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What Happens When You Send Email?

You typed in your message and clicked on the Send button in your mailer. What happens next? How does email find its way to the final recipient?

Outgoing SMTP Server

Your Internet Service Provider has a special computer called mail server, which is responsible for collecting mail from their customers. When you click the send button, your computer connects to the mail server and transmits the message along with the list of recipients.

The message is transmitted with Simple Mail Transfer Protocol (SMTP). SMTP is a language that your mail program uses to speak to the mail server. SMTP lets your mail program specify the list of recipients and the text of the message.

The mail server that understands SMTP is frequently called Outgoing SMTP Server.

Destination SMTP Server

Your destination recipient also has an Internet Service Provider. They have a mail server too.

When your SMTP server decides that it's time to send your email, it connects to the destination mail server and transmits the message to it. They use SMTP to speak to each other. Therefore the destination mail server is frequently called Destination SMTP Server.

Destination SMTP server stores the email message until your recipient decides to check if some email arrived.

Incoming POP3 Server

When the recipient decides to check the email, his email program connects to the destination SMTP server and retrieves mail from the server. This time, they use Post Office Protocol Version 3 (POP3), which is a language used to receive mail. Therefore, this server is usually called Incoming POP3 Server.

Destination SMTP server for you is Incoming POP3 server for your recipient. When your recipient replies, the situation reverses - now your mail server becomes a Destination SMTP server from the viewpoint of the reply sender.

POP3 service is not necessary. There are other means to access mail on the destination mail server. For example, you can use Web browser to access Hotmail® or Yahoo Mail without downloading all the mail to your computer.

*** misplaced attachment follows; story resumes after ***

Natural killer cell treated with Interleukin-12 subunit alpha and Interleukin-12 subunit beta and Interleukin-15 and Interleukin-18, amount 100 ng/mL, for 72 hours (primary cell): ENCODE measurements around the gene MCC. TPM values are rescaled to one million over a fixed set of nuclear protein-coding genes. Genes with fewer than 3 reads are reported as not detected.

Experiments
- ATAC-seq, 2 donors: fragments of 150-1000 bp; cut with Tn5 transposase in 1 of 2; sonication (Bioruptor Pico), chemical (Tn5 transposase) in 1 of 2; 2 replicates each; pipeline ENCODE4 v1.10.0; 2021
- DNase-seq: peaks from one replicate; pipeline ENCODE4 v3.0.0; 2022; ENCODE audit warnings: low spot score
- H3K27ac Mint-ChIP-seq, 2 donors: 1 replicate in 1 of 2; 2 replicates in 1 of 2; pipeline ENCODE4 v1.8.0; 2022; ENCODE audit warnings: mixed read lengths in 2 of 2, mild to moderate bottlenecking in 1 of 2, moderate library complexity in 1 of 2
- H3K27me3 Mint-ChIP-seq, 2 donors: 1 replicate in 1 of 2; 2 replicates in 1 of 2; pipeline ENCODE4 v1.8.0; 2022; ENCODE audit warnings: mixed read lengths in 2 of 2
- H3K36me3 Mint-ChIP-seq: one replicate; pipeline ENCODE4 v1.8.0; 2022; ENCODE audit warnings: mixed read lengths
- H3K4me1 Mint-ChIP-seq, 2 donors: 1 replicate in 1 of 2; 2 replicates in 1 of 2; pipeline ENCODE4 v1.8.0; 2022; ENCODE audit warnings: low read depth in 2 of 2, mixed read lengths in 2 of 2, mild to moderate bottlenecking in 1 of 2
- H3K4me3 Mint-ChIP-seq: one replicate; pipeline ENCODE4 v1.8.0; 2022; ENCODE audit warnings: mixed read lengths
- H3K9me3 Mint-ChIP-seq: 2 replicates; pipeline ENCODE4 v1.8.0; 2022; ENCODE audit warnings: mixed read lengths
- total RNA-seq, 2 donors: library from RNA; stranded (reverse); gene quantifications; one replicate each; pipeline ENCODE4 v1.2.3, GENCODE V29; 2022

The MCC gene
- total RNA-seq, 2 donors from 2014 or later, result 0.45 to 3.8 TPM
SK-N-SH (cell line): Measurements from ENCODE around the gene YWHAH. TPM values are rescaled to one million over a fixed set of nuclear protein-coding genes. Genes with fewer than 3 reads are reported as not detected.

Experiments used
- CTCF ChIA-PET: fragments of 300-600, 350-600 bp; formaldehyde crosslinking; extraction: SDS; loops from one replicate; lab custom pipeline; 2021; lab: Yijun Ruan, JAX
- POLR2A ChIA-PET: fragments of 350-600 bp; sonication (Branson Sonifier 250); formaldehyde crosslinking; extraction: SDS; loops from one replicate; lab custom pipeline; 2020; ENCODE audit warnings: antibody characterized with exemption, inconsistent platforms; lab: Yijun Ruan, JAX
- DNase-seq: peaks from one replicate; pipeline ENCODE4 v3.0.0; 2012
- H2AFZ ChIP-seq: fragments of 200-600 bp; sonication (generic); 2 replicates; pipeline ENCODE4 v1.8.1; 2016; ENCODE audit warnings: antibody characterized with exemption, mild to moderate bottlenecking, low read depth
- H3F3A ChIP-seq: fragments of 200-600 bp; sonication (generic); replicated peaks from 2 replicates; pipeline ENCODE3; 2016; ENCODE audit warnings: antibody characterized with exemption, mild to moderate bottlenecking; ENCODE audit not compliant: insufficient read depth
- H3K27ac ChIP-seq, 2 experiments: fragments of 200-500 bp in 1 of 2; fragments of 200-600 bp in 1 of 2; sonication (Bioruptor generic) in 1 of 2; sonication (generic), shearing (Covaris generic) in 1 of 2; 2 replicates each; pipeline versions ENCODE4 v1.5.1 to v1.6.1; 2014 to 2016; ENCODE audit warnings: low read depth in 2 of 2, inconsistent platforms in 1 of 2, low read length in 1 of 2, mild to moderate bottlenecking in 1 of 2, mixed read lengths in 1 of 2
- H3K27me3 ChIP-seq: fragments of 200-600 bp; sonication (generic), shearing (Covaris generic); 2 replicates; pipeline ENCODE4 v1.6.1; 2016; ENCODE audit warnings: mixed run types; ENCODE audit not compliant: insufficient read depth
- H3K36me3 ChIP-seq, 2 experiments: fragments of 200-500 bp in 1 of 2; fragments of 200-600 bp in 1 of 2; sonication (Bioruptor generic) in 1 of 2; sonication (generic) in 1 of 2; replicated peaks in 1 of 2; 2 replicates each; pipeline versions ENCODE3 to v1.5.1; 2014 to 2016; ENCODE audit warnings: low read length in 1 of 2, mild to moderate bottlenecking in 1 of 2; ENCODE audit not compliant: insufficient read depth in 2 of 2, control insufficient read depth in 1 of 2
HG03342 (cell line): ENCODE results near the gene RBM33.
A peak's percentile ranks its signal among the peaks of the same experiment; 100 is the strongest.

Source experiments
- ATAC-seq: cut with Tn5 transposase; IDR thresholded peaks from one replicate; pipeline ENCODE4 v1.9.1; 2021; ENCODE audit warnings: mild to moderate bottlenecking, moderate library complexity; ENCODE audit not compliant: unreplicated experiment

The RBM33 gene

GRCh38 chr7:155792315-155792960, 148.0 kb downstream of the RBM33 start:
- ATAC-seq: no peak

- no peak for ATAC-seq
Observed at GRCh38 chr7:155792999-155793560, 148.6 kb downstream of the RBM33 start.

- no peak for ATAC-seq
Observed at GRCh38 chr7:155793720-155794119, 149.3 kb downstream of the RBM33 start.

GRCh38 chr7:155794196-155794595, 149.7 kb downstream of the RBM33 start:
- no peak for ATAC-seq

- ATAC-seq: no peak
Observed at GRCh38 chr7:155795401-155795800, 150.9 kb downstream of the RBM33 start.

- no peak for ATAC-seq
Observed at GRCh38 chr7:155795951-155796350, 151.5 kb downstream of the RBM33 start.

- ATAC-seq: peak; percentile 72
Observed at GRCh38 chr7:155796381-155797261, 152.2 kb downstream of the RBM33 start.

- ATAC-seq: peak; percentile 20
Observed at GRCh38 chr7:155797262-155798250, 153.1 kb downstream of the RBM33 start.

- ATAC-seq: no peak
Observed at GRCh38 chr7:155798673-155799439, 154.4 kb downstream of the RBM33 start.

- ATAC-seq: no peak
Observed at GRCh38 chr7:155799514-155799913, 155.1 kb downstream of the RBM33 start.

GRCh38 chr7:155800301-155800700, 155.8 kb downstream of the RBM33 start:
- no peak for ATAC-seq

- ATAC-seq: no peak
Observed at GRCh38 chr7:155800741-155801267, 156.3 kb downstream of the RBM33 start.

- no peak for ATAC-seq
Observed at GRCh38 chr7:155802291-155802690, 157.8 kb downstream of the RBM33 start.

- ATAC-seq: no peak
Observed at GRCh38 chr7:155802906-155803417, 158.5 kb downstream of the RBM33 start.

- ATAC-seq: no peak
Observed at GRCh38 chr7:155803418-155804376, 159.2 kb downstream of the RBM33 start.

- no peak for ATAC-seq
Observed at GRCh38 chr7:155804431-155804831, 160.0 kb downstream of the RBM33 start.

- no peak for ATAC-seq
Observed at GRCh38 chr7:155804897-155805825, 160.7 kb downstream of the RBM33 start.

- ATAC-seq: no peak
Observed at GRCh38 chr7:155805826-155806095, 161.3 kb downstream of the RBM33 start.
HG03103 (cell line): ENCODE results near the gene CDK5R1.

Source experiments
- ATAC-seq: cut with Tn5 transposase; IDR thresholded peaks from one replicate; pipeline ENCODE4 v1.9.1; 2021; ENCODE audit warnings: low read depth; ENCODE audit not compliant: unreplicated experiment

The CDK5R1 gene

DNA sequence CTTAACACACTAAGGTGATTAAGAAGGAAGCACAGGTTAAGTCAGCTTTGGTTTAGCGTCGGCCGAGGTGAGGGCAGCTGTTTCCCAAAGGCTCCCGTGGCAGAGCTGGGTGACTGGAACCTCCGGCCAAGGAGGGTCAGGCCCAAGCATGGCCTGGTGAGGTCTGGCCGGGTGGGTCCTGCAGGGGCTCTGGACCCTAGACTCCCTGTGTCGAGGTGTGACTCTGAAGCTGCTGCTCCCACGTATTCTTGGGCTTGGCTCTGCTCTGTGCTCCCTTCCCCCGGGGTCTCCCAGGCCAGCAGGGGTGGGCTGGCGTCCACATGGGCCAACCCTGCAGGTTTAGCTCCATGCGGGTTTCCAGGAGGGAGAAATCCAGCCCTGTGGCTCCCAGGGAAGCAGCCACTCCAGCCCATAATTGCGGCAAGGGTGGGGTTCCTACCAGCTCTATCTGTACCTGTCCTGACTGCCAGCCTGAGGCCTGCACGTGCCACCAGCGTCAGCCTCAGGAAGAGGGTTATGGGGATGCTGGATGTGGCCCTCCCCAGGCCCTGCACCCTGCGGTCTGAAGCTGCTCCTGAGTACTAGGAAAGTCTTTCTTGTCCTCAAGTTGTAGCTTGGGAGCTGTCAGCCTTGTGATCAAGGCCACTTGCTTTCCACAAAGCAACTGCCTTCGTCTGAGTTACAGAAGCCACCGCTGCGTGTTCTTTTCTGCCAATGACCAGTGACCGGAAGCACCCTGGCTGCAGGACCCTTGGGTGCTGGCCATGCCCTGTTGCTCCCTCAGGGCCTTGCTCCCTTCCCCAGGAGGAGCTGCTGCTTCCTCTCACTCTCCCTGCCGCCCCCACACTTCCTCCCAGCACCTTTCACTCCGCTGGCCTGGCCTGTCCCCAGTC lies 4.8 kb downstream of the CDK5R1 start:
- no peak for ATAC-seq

MX Records

One thing remains unclear. There are millions of SMTP servers all around the world. How your SMTP server knows where to send the message?

This information is stored in so called MX records. MX is not an abbreviation, it doesn't mean anything. The MX record shows which destination SMTP server must be used for the specific email address. For example, the MX record for aysoft@aysoft.com points to the server called slim.aysoft.com.

The database of MX records is maintained by a network called Domain Name Service (DNS). To get access to the MX records, you must have access to the DNS server and have a permission to retrieve MX records.

You can look up MX records for any e-mail address with special software, such as AY Spy.


As you might have noticed, there are two SMTP servers involved in sending each message. Your outbound SMTP server is working as a relay - it accepts your message and relays it to the other server.

When Internet just started, any SMTP server used to work as relays - the message used to be passed from server to server freely. As the email system got abused by spammers, fewer and fewer servers were working this way. Now all open relays are closed. The only server that will relay for you is the one given to you by your Internet Service Provider.

It is also possible to bypass all relays and send email directly to the destination server. For more details see our article about direct send.

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